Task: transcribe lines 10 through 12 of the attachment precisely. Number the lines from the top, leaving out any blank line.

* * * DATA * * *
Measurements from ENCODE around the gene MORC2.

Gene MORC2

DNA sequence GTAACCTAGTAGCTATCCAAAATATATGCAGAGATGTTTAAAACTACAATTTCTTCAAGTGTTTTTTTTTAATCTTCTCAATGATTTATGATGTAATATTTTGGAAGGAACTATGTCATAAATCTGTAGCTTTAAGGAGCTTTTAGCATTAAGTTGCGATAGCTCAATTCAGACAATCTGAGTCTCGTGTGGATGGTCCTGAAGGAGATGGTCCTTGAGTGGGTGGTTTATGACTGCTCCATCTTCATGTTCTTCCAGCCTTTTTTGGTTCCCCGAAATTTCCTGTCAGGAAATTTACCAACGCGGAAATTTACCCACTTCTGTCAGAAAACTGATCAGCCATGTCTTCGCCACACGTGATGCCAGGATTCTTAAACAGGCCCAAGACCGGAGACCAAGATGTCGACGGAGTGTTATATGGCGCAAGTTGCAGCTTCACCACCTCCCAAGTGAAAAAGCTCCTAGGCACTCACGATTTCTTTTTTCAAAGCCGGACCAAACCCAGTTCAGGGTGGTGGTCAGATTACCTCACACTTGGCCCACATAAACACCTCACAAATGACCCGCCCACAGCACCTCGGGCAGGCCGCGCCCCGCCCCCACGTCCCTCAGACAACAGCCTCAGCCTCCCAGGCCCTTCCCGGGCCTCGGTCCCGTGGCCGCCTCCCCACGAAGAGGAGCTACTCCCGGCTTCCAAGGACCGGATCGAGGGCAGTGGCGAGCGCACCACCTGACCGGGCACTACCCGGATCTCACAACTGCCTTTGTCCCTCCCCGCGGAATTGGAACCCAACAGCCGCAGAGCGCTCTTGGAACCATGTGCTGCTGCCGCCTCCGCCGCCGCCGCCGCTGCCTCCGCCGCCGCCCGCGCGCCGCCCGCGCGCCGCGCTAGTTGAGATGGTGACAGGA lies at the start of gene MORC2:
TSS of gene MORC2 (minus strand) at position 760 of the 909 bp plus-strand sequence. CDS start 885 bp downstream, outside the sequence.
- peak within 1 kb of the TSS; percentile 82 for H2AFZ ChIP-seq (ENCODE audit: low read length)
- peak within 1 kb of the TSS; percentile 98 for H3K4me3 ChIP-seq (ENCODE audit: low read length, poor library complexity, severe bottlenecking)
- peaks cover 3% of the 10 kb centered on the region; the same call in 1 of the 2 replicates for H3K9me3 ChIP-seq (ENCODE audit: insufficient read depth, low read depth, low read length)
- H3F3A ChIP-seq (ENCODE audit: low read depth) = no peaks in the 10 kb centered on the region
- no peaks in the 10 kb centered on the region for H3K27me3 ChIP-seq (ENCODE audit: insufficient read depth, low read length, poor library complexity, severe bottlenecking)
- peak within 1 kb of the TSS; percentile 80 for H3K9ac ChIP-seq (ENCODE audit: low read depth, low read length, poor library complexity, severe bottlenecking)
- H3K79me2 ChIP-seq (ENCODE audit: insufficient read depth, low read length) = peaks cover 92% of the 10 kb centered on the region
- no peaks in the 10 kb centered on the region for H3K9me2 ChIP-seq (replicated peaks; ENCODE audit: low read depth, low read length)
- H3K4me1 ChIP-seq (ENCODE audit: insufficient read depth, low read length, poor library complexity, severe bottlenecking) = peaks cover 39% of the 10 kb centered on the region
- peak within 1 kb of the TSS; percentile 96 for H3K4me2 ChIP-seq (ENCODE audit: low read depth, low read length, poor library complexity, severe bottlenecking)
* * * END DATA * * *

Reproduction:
- peak within 1 kb of the TSS; percentile 80 for H3K9ac ChIP-seq (ENCODE audit: low read depth, low read length, poor library complexity, severe bottlenecking)
- H3K79me2 ChIP-seq (ENCODE audit: insufficient read depth, low read length) = peaks cover 92% of the 10 kb centered on the region
- no peaks in the 10 kb centered on the region for H3K9me2 ChIP-seq (replicated peaks; ENCODE audit: low read depth, low read length)